MS-Andersen JV aims at IBM, Sun – Ballmer
$15bn by 2002? Saliva a-go-go at nascent Avenade...
Steve Ballmer has accidentally revealed the real reason for Microsoft's $1 billion joint venture with Andersen Consulting, which is being called Avanade. He says it's all to do with competing with IBM Global Services, Sun and Oracle in the services business, and was quoted by Reuters as saying that: "We've never been able to form a partnership to serve this market super, super well." The claimed scale of the venture is considerable. Microsoft is putting in $385 million of cash, but there's a bit of a mystery as to how the figure of $1 billion is arrived at: perhaps they are valuing their contributions to the organisation at their consultancy rates? Quite apart from the joint venture, 25,000 Anderson consultants are to get "enhanced" Microsoft training. Avanade would have as CEO Michael Hill of Andersen, with Microsoft having on the board its CFO, John Connors, and Paul Maritz, who nowadays looks after developers at Microsoft. The company hopes to get 5,000 "certified technical experts", although the initial plan is to find "3,000 technologists with expertise in Microsoft's products". To get going, the venture plans to draw on staff from Andersen, Microsoft's product support services, and Microsoft's consulting services. Andersen has "conservatively" estimated that Avanade could turn over $15 billion by 2002, but that does seem rather fanciful, especially as Anderson is only an $8.3 billion outfit itself. The plan to take Avanade public "at some future date" may be overly premature and optimistic, because there's the initial hurdle of gaining regulatory approval for setting up Avanade in the first place. It would be surprising if Sun CEO Scott McNealy isn't already poised to bang on the doors of the FTC and the DoJ, protesting against the proposal, following his call for a remedy in the Microsoft case that would include curtailing Microsoft's expansion. News of this deal may not make pleasant reading for KPMG, following the announcement a month ago of a lesser deal which would result in KPMG hiring 500 people in the next 18 months to offer services to dot.com companies, using Microsoft's software of course. The only consolation might be that while Andersen gets to work with Microsoft on the Fortune 500, KPMG will be given the smaller guys. There's a disturbing dimension to the Andersen deal, and indeed more generally with relationships between vendors and consultancy firms. Although we have no reason to doubt the integrity of the consultants concerned, the closeness of the embrace with a vendor, and the probable absence of any advocacy of alternative software, will for many people destroy the credibility of the consulting firm as being able to offer independent advice. The consultancy becomes a sales agent of the vendor, and gets to offer services in addition. It is highly undesirable that if such consultants also advise Microsoft's competitors, their integrity will have to depend on the thickness of their Chinese walls. ®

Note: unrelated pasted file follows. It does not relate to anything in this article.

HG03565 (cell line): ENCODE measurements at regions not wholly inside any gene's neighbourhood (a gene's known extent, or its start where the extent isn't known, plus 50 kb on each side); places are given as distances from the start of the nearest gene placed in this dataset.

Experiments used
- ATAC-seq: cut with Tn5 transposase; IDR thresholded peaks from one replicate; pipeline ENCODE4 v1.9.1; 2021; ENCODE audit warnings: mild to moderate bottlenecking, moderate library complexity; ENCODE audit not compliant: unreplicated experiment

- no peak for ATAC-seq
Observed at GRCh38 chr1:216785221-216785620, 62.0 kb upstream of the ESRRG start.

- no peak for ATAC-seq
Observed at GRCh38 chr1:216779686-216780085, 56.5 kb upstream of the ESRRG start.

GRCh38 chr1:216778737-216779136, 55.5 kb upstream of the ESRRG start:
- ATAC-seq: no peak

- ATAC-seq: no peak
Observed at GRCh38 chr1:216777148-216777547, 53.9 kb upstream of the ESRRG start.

Sponsored: Today’s most dangerous security threats